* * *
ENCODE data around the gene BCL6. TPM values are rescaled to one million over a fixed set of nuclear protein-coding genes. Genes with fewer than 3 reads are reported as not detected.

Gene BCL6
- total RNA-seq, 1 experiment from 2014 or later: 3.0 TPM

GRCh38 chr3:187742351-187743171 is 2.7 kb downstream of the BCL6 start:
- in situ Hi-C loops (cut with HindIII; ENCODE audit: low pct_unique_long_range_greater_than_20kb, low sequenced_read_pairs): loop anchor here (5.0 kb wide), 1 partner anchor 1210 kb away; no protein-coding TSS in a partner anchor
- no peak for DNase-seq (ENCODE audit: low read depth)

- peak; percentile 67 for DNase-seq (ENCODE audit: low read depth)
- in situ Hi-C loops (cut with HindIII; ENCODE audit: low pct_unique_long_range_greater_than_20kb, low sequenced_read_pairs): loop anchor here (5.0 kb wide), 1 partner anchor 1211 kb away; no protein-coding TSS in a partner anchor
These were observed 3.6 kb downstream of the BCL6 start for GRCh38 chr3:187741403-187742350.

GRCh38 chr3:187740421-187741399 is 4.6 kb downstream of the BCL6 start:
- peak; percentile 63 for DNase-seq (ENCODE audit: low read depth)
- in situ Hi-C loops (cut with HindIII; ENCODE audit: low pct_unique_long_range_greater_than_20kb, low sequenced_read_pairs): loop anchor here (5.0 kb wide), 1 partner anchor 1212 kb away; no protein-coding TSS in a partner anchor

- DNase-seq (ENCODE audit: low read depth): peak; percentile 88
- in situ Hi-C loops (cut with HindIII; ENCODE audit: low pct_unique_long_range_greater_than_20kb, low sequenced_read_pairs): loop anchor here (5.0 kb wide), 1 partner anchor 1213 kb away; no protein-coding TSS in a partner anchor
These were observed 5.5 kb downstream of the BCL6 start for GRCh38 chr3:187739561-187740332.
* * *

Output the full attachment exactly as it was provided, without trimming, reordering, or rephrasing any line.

ENCODE data around the gene BCL6. TPM values are rescaled to one million over a fixed set of nuclear protein-coding genes. Genes with fewer than 3 reads are reported as not detected.

Gene BCL6
- total RNA-seq, 1 experiment from 2014 or later: 3.0 TPM

GRCh38 chr3:187742351-187743171 is 2.7 kb downstream of the BCL6 start:
- in situ Hi-C loops (cut with HindIII; ENCODE audit: low pct_unique_long_range_greater_than_20kb, low sequenced_read_pairs): loop anchor here (5.0 kb wide), 1 partner anchor 1210 kb away; no protein-coding TSS in a partner anchor
- no peak for DNase-seq (ENCODE audit: low read depth)

- peak; percentile 67 for DNase-seq (ENCODE audit: low read depth)
- in situ Hi-C loops (cut with HindIII; ENCODE audit: low pct_unique_long_range_greater_than_20kb, low sequenced_read_pairs): loop anchor here (5.0 kb wide), 1 partner anchor 1211 kb away; no protein-coding TSS in a partner anchor
These were observed 3.6 kb downstream of the BCL6 start for GRCh38 chr3:187741403-187742350.

GRCh38 chr3:187740421-187741399 is 4.6 kb downstream of the BCL6 start:
- peak; percentile 63 for DNase-seq (ENCODE audit: low read depth)
- in situ Hi-C loops (cut with HindIII; ENCODE audit: low pct_unique_long_range_greater_than_20kb, low sequenced_read_pairs): loop anchor here (5.0 kb wide), 1 partner anchor 1212 kb away; no protein-coding TSS in a partner anchor

- DNase-seq (ENCODE audit: low read depth): peak; percentile 88
- in situ Hi-C loops (cut with HindIII; ENCODE audit: low pct_unique_long_range_greater_than_20kb, low sequenced_read_pairs): loop anchor here (5.0 kb wide), 1 partner anchor 1213 kb away; no protein-coding TSS in a partner anchor
These were observed 5.5 kb downstream of the BCL6 start for GRCh38 chr3:187739561-187740332.